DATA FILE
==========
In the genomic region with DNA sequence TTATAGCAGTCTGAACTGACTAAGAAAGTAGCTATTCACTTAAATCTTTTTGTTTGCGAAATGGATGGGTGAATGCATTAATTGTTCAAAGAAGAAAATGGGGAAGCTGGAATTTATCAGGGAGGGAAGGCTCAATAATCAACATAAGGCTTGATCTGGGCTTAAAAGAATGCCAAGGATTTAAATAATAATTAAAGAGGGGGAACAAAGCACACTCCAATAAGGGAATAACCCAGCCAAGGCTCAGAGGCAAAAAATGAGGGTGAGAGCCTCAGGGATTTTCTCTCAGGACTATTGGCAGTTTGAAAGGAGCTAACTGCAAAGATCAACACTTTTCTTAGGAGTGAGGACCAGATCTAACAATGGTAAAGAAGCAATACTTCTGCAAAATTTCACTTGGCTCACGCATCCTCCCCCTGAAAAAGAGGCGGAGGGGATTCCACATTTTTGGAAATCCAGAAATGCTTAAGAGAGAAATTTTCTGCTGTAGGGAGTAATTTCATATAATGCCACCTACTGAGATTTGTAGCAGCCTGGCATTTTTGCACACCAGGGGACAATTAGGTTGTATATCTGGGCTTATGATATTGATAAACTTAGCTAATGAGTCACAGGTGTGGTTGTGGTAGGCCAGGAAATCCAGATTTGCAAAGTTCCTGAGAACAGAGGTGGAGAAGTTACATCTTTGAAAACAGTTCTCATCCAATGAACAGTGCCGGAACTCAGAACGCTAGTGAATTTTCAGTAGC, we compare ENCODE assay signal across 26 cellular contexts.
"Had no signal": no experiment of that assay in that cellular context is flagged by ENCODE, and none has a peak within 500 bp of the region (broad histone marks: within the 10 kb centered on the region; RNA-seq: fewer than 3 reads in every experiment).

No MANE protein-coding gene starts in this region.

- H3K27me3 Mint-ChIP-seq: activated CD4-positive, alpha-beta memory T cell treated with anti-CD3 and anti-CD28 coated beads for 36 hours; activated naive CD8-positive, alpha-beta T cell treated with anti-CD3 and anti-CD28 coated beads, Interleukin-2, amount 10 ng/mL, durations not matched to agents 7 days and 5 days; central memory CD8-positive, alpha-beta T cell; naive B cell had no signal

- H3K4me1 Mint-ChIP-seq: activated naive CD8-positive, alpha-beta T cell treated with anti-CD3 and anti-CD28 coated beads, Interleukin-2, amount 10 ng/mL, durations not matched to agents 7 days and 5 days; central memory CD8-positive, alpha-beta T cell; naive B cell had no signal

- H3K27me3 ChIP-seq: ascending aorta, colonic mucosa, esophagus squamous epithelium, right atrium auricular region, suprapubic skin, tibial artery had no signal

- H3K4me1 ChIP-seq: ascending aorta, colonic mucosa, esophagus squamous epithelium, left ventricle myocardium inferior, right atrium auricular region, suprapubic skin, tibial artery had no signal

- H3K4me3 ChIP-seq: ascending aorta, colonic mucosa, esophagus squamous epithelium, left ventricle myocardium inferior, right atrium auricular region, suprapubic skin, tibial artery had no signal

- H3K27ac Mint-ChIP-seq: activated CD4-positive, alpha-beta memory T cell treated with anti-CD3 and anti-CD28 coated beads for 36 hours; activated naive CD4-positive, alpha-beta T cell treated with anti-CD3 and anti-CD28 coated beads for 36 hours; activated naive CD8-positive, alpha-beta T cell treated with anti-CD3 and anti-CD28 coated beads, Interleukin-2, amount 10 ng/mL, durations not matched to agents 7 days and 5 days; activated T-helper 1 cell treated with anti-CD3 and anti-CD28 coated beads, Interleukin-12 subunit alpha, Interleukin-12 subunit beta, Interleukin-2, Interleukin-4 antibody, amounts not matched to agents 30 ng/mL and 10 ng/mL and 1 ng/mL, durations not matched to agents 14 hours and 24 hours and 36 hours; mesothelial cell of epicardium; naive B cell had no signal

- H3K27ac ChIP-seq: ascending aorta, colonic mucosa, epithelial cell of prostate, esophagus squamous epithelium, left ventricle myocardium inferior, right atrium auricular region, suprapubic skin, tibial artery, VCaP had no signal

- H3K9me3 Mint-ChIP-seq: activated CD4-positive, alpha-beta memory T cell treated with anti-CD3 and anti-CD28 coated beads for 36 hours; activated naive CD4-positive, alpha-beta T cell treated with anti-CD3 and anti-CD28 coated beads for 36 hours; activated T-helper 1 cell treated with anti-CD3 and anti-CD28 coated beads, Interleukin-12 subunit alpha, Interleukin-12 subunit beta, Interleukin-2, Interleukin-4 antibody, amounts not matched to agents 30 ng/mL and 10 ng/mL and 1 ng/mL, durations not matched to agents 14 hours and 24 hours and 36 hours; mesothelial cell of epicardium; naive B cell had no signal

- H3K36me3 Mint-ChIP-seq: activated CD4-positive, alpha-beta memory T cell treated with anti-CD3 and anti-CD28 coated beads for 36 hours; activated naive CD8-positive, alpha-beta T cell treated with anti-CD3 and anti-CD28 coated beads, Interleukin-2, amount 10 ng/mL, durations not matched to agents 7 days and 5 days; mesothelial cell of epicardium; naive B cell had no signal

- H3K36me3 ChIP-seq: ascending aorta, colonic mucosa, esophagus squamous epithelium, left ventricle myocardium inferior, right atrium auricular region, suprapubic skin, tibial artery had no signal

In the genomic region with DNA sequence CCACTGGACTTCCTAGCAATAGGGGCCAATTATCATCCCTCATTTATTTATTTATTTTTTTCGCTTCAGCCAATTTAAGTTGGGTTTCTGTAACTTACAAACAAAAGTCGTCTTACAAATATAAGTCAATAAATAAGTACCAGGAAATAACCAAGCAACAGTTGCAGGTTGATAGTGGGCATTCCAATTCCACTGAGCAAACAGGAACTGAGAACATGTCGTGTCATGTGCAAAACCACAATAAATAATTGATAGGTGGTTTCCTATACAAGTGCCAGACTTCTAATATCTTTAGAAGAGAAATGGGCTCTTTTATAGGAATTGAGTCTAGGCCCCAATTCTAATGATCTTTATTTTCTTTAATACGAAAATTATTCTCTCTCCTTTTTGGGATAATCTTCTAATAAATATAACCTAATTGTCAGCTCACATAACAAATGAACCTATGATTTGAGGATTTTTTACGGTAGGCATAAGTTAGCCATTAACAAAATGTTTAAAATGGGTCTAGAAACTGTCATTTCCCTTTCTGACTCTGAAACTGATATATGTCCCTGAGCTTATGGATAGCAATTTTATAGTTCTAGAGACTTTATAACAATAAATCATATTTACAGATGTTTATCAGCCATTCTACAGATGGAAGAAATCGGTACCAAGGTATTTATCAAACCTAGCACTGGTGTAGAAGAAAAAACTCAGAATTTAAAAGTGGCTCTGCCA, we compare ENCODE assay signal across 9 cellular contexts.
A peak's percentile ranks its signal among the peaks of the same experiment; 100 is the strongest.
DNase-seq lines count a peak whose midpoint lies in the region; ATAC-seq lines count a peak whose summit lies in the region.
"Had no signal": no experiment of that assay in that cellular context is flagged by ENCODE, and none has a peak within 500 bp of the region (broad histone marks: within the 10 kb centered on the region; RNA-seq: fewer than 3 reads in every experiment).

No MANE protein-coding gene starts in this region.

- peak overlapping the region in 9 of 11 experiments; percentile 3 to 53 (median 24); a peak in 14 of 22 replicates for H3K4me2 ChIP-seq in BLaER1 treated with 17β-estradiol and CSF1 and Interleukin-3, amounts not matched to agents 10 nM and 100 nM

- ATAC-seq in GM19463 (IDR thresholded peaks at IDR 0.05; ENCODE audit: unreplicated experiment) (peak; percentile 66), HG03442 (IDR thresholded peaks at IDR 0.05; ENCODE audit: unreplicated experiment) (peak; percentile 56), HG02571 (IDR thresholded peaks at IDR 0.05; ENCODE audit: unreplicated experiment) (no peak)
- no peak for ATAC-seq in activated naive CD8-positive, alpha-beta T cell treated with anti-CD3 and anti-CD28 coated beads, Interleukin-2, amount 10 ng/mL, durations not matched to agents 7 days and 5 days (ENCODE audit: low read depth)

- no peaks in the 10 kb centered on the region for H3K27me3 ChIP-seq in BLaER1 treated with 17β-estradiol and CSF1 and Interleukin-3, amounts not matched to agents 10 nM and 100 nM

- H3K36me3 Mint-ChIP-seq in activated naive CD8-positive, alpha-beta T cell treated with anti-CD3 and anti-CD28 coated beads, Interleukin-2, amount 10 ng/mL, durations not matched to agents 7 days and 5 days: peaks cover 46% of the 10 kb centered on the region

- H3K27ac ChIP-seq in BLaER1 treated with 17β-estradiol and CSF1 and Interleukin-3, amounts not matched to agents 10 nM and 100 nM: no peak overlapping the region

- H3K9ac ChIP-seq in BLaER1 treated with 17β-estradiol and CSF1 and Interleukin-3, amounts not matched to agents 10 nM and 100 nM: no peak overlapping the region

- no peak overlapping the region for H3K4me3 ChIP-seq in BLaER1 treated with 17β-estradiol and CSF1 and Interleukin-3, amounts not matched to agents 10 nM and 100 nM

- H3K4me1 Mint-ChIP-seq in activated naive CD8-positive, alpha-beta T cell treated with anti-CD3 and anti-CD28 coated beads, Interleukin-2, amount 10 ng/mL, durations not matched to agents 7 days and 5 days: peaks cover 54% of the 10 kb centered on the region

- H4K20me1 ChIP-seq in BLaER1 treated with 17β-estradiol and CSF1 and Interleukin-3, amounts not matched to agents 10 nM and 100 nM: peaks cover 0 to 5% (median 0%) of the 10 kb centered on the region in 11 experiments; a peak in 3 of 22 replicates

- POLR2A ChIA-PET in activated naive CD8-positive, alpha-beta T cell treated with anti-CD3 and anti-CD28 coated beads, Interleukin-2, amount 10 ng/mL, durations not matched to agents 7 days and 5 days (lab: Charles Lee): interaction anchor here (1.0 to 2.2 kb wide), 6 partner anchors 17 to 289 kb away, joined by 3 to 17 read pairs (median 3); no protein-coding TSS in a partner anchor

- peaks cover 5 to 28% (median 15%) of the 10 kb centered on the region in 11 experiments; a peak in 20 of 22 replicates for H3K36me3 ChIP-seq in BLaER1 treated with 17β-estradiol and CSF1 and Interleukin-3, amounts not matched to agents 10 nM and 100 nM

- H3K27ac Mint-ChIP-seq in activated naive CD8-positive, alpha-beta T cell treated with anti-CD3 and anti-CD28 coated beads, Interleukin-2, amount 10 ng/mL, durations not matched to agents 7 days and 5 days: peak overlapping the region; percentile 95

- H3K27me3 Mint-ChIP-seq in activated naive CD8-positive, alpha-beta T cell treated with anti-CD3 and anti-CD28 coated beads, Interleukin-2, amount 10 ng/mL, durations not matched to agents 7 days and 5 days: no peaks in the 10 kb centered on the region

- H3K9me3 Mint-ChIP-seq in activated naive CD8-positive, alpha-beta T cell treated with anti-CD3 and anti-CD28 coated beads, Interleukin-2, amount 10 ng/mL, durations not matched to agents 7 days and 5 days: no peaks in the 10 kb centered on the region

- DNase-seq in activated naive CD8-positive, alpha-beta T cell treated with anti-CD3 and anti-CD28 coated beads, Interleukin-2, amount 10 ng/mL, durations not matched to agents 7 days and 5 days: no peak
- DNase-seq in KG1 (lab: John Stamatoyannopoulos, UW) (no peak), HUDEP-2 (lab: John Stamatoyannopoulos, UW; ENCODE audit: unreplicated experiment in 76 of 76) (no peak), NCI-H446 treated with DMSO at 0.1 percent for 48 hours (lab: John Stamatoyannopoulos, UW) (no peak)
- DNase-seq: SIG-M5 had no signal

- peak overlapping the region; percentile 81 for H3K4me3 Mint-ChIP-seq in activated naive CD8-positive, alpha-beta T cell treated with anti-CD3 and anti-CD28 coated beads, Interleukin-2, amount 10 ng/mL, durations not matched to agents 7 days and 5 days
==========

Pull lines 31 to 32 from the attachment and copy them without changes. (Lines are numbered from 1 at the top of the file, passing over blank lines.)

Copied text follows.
- H3K27ac Mint-ChIP-seq in activated naive CD8-positive, alpha-beta T cell treated with anti-CD3 and anti-CD28 coated beads, Interleukin-2, amount 10 ng/mL, durations not matched to agents 7 days and 5 days: peak overlapping the region; percentile 95

- H3K27me3 Mint-ChIP-seq in activated naive CD8-positive, alpha-beta T cell treated with anti-CD3 and anti-CD28 coated beads, Interleukin-2, amount 10 ng/mL, durations not matched to agents 7 days and 5 days: no peaks in the 10 kb centered on the region